A jury has found Maj. Nidal Hasan guilty of premeditated murder for the Fort Hood shooting in 2009. This means that Hasan is now eligible for the death penalty. His military base shooting rampage killed 13 people and injured 39.
Hasan, an American-born Muslim, acted as his own attorney during the trial, and presented almost no defense save for a brief opening statement, in which he said the evidence would "clearly show" he was the shooter. He has written letters to media outlets expressing that his shooting was necessary to protect Muslim insurgents abroad from American soldiers. (Hasan purchased a gun and practiced at an off-base gun range after he learned he would be deployed to Afghanistan.)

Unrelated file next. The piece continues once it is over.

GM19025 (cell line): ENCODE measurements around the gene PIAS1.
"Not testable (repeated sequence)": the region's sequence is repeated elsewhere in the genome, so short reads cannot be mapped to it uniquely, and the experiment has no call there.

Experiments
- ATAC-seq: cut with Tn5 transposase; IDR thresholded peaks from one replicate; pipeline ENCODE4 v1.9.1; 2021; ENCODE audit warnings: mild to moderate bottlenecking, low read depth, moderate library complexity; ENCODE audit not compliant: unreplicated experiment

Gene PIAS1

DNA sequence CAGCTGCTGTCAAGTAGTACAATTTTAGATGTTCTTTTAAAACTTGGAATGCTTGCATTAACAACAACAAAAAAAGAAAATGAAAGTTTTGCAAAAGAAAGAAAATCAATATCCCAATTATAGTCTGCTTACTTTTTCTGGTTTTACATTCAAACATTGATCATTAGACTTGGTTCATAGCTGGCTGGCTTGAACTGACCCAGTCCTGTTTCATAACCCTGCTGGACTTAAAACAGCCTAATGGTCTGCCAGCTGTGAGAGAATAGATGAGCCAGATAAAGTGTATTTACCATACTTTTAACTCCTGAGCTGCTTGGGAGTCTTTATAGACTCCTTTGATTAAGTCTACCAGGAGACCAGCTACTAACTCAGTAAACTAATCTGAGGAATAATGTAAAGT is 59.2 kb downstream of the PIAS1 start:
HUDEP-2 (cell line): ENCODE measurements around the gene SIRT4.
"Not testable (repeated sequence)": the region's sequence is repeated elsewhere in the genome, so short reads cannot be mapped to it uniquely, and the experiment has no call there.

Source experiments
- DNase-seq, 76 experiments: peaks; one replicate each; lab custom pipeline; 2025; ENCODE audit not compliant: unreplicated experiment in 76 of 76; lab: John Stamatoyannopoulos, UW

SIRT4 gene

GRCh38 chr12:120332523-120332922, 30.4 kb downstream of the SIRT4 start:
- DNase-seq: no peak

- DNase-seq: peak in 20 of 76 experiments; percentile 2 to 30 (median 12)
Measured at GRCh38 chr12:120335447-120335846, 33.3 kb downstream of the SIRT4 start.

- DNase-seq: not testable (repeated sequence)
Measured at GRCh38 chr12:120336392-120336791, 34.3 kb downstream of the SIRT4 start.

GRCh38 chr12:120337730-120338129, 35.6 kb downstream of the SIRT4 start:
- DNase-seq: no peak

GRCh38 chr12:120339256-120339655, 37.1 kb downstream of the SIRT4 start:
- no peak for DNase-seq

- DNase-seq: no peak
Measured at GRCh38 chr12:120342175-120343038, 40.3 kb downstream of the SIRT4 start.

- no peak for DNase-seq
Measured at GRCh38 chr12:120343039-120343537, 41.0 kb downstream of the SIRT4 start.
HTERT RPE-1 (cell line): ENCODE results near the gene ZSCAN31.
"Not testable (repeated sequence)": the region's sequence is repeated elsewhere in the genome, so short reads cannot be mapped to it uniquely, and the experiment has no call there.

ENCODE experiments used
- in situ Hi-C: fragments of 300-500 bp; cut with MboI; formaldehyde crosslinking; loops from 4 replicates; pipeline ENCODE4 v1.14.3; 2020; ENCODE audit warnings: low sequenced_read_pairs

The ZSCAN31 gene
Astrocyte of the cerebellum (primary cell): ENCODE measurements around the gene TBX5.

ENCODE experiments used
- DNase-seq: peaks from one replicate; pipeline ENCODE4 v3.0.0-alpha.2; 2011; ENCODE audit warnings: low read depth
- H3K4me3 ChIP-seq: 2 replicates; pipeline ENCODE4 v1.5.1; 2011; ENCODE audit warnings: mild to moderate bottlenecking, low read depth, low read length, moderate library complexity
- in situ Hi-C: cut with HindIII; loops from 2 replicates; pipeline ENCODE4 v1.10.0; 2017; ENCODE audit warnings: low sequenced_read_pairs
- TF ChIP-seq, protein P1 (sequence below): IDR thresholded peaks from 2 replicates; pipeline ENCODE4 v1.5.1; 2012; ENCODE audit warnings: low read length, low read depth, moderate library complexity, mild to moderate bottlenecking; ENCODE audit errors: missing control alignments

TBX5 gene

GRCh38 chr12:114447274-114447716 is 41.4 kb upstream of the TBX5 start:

The jury will now decide his fate in terms of sentencing. Prosecutors are pushing for the death penalty, and military attorneys assigned to Hasan (who have been on standby during the trial) suggested that Hasan wants to be put to death. An active-duty U.S. soldier hasn't been executed by the military court system since 1961.
This article is from the archive of our partner The Wire.
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